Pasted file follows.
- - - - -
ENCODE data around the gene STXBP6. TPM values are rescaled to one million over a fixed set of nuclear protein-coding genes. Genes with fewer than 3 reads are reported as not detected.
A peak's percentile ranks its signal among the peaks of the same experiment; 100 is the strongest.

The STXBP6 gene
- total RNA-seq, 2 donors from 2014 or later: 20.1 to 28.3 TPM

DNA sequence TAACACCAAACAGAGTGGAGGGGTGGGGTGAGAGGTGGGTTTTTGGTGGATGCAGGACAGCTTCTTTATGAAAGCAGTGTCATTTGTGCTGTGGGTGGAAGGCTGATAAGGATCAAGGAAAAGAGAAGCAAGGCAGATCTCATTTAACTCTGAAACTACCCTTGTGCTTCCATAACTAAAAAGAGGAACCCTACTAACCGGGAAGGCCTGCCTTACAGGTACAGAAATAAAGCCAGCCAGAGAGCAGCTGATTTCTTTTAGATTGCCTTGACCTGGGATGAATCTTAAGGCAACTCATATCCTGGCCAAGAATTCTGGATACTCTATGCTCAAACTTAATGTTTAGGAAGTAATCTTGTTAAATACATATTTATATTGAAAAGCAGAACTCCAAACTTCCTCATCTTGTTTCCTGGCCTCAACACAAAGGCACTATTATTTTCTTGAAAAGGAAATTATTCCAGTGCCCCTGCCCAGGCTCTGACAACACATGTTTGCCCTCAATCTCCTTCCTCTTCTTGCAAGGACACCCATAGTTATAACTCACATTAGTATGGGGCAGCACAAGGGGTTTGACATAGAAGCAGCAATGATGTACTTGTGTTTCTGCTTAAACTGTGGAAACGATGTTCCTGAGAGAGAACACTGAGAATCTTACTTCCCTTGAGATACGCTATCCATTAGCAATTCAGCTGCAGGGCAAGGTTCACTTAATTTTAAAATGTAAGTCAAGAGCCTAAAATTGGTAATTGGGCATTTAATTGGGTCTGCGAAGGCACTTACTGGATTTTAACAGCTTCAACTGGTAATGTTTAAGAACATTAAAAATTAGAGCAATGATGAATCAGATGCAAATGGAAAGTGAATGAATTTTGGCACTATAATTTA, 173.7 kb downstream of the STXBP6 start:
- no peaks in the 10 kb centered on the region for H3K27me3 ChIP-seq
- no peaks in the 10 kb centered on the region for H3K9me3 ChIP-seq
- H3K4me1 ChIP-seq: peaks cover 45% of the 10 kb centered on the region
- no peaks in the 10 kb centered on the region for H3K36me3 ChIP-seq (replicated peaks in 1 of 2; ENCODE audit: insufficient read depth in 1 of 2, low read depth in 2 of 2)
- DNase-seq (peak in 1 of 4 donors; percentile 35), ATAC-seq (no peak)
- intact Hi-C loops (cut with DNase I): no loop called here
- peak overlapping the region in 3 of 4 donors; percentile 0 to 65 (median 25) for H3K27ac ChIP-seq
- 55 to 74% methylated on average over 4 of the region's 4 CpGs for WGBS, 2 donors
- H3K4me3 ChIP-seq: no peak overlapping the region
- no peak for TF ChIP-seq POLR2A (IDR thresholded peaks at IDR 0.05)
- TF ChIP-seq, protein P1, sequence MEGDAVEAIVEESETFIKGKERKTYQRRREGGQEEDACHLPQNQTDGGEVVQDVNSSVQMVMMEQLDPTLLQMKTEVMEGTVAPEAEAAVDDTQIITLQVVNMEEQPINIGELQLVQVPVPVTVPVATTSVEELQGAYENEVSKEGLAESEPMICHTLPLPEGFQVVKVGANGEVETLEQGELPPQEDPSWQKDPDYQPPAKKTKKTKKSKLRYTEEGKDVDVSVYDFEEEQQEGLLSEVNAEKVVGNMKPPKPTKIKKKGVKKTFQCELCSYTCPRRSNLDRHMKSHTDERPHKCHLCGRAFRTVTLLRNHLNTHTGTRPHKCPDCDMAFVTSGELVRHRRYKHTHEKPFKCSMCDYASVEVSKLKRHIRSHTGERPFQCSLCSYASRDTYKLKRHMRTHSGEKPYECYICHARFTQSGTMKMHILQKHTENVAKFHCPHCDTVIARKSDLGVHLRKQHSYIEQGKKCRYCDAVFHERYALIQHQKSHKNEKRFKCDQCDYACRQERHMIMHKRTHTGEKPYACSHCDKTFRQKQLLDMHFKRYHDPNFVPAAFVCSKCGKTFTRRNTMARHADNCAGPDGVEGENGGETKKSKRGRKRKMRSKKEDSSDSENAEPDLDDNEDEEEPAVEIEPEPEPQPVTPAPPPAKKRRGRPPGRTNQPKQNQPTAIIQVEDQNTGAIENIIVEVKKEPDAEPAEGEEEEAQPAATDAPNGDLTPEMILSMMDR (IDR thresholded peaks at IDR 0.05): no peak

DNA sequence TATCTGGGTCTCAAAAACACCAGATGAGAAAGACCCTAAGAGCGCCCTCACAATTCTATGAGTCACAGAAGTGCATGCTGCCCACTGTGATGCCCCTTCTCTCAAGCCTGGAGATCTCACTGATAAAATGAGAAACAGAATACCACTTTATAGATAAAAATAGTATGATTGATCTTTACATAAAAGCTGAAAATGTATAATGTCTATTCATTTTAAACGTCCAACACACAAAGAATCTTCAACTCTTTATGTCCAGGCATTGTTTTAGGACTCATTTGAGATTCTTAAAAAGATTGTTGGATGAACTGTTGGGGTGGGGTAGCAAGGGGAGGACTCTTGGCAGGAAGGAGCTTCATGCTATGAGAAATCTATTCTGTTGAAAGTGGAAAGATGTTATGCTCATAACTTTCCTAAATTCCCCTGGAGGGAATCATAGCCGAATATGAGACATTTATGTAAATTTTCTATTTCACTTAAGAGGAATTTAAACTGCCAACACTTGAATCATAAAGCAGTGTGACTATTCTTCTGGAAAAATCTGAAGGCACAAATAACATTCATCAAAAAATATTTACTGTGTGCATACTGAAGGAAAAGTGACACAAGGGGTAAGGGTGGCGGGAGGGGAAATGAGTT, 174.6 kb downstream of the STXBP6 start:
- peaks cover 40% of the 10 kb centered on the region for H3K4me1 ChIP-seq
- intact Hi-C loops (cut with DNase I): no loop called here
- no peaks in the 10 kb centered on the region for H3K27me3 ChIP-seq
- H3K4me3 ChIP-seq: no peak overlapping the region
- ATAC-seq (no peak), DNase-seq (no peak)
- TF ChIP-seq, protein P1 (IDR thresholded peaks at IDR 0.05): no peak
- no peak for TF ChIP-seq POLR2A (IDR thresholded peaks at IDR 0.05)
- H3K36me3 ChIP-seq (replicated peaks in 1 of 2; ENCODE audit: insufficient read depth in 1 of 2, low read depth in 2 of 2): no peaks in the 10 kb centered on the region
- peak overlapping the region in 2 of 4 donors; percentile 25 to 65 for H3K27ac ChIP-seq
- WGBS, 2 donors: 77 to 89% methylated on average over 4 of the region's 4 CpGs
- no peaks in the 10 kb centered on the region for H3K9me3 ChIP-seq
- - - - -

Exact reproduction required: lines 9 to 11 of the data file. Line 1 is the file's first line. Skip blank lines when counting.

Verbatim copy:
- no peaks in the 10 kb centered on the region for H3K36me3 ChIP-seq (replicated peaks in 1 of 2; ENCODE audit: insufficient read depth in 1 of 2, low read depth in 2 of 2)
- DNase-seq (peak in 1 of 4 donors; percentile 35), ATAC-seq (no peak)
- intact Hi-C loops (cut with DNase I): no loop called here